Jesus’ teaching on the law (May 18, 2014)

Scripture Passage and Lesson Focus: Matthew 15:1-11, 15-20

When it comes to religion and morality (or most anything else for that matter), religious people want to have God on their side. We want to live according to God’s will even if justifying that intention requires a highly selective reading of authoritative sources such as the Bible (or for Presbyterians, the Book of Confessions and the Book of Order).

Matthew 15:1-2 — Some Pharisees accuse Jesus’ disciples of breaking the law

The Pharisees of Jesus’ day were very religious people. In today’s lesson from Matthew’s Gospel, they accuse Jesus’ followers of violating the traditions of the elders, by which they mean the law of God as they and their tradition understood it. The Pharisees believed that along with the written law given to Moses on Mt. Sinai, God also gave Moses an oral law that had been passed down to them through the centuries by their ancestors.

The law that the Pharisees thought Jesus’ followers violated prescribed that observant Jews must wash their hands before eating food. However, such a law is not found anywhere in the written law of Moses. It was most likely an oral tradition similar to those that were later collected and written down in the Mishna, a post-Biblical collection of rabbinic rules and interpretations. Mark 7:3 states that the Pharisees and indeed all Jews observed the tradition of the elders by washing their hands before they ate.

Matthew 15:3-9: Jesus responds with a counter charge 

Jesus accused these Pharisees of violating God’s law. He reminded them that Exodus 20:12 and Leviticus 20:9 command people to honor their parents. Jesus accuses the Pharisees of violating those laws with the rather clever custom of declaring that their assets were reserved as an offering to God (Korban) and therefore not available to support their parents. That is hypocritical, Jesus said, because it purports to be a pious practice when it is actually a clever stratagem to avoid supporting one’s parents. That is the type of hypocritical behavior that Isaiah 29:13 condemns, Jesus says. The Pharisees have declared human traditions to be divine laws.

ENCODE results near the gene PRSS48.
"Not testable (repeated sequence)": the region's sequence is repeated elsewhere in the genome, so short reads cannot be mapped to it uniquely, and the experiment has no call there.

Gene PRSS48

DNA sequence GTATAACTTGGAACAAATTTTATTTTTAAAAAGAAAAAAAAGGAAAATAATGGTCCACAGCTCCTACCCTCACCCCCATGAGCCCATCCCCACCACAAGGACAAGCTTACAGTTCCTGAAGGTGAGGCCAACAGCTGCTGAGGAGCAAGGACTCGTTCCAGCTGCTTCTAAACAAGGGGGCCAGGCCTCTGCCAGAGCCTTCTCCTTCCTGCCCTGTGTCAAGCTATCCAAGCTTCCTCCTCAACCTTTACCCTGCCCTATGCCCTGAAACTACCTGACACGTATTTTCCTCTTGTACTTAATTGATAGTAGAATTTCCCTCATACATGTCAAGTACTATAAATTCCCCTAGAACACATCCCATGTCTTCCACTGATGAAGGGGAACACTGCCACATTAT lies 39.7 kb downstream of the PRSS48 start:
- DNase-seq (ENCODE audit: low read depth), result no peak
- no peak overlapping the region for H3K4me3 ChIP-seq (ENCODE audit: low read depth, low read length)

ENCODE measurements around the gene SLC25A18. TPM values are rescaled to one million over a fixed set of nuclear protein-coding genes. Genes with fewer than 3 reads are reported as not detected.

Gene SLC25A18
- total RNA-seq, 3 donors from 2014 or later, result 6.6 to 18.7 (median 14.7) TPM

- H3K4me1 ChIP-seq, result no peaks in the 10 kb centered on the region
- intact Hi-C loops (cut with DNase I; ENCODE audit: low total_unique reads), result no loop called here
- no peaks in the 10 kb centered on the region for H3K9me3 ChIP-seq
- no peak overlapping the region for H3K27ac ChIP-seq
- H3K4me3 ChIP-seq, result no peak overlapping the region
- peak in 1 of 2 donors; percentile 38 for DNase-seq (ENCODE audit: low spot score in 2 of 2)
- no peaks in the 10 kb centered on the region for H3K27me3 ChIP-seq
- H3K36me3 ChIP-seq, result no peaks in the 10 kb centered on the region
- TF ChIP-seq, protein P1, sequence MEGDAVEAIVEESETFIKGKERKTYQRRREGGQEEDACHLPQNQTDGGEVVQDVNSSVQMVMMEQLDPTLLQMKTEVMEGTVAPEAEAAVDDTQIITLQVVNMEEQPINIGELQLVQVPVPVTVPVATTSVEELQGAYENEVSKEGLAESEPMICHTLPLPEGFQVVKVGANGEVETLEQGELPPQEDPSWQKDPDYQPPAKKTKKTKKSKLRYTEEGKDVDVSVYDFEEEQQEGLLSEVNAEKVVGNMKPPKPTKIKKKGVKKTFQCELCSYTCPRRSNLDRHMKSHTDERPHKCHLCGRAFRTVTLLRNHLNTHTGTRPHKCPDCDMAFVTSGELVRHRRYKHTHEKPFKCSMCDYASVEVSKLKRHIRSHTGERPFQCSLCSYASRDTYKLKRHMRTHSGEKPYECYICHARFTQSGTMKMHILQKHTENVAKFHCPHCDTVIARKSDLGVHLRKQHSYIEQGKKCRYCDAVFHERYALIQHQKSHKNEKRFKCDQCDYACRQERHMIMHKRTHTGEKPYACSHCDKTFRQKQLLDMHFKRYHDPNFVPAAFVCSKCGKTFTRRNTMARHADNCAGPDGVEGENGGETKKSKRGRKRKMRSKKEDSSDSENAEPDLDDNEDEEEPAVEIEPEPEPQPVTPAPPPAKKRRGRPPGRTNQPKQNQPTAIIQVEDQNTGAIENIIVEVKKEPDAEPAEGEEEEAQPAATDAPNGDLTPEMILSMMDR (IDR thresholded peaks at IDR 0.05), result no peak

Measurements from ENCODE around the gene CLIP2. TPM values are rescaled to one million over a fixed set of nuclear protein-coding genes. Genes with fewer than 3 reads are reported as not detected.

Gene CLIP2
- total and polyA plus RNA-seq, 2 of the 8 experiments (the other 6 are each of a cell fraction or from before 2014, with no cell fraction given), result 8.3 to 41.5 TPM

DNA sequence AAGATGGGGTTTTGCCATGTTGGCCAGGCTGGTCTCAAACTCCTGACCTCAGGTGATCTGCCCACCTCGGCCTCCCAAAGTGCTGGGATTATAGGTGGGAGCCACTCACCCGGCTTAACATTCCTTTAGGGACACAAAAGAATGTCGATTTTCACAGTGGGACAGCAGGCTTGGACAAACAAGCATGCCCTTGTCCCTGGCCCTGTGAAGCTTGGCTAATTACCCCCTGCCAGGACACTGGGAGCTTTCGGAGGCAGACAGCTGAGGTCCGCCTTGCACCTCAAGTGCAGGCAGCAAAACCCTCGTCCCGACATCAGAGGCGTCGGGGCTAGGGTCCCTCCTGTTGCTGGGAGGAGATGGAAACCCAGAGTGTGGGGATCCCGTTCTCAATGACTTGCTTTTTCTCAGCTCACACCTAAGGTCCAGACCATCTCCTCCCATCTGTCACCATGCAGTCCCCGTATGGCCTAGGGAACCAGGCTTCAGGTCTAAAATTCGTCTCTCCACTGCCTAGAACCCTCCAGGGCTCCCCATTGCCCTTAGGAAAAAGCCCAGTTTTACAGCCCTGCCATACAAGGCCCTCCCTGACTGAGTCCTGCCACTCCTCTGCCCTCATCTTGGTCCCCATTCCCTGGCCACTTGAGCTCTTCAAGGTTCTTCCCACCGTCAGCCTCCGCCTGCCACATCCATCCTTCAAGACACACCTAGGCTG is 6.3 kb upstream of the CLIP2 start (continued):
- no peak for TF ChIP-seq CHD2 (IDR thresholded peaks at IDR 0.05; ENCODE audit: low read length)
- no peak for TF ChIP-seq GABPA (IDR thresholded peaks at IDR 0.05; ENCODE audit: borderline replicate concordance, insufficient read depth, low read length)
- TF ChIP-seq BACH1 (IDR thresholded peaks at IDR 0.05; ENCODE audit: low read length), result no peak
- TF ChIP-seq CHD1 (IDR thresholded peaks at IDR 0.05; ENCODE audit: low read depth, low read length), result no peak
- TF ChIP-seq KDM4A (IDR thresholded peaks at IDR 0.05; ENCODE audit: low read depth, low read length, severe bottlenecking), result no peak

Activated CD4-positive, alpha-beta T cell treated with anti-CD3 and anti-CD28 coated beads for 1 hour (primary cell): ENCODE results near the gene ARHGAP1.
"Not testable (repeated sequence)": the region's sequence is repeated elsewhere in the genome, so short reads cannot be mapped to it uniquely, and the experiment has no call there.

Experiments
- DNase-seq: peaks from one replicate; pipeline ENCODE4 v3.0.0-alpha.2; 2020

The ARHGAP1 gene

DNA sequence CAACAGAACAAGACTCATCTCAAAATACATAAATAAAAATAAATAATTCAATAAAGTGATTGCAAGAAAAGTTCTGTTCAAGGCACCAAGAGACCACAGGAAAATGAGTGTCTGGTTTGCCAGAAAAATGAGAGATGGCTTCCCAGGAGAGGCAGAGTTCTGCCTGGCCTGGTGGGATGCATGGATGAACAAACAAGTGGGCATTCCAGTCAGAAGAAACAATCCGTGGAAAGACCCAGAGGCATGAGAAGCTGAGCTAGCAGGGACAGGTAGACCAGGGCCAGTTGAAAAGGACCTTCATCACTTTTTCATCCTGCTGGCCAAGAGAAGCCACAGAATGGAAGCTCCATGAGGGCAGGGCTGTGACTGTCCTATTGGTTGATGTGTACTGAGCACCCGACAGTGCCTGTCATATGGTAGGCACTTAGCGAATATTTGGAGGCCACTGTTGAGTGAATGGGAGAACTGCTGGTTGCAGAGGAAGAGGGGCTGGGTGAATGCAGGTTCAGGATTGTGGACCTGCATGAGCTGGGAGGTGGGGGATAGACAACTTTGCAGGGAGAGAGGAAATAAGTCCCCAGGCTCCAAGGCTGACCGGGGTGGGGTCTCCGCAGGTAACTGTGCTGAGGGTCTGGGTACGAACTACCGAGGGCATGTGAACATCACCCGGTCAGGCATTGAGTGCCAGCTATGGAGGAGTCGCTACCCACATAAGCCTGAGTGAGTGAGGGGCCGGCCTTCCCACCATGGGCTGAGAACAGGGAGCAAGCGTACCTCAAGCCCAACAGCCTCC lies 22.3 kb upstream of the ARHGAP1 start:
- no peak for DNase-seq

Matthew 15:15-20: Jesus explains what God’s law requires

Peter asks Jesus to explain what he meant when he said, “It is not what goes into the mouth that defiles a person, but it is what comes out of the mouth that defiles” (Matthew 15:11). Jesus very realistically says that what goes into a person’s mouth passes through that person’s body and ends up in the toilet. In Jesus’ understanding, it does not have a negative effect on the person. It certainly does not defile the person. That is, it does not render a person ritually impure as the Pharisees who were making the accusation assumed.

Jesus teaches a very different understanding of what defiles a person. Defilement is not a matter of ritual purity. It is not violating a human tradition such as eating food without praying. Defilement is behavior that breaks God’s law. To be defiled is to do evil that comes from inside a person, from one’s intentions, from one’s heart. The list of evil deeds Jesus mentions is not exhaustive, but it does reflect the perspective of the

Ten Commandments central to the Law of Moses.

Jesus points out that religious people like the Pharisees can mistakenly identify their understanding of right and wrong with God’s law. In our eagerness to see ourselves in agreement with God’s law, it is not uncommon for religious people like the Pharisees — and like Presbyterians and all other kinds of Christians — to claim divine authority for their own understanding of God’s law. Such thinking can easily lead to self-righteousness and judgmental behavior. That is what the recently deceased Fred Phelps, founder of the Westboro Baptist Church did, and he was by no means alone. Such people are “blind guides of the blind. If one blind person guides another, both will fall into a pit” (Matthew 15:14).

In Matthew 5:17 Jesus clearly teaches that he did not come to abolish God’s law, but to fulfill it. And Jesus also teaches that the Law of God calls for a total commitment to love God and to love one’s neighbor as one’s self (Matthew 22:37-40).

For discussion 

  • Describe situations in your experience when human traditions were held up as the law of God.
  • How can religious people avoid the mistake of claiming their own traditions are God’s law? In what sense does God’s law set a person free?